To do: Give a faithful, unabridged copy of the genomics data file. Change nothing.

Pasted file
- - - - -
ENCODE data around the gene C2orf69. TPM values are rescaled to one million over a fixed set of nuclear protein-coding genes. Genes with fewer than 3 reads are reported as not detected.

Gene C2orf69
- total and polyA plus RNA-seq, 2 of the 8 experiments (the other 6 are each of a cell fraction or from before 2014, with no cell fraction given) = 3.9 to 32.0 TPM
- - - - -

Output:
ENCODE data around the gene C2orf69. TPM values are rescaled to one million over a fixed set of nuclear protein-coding genes. Genes with fewer than 3 reads are reported as not detected.

Gene C2orf69
- total and polyA plus RNA-seq, 2 of the 8 experiments (the other 6 are each of a cell fraction or from before 2014, with no cell fraction given) = 3.9 to 32.0 TPM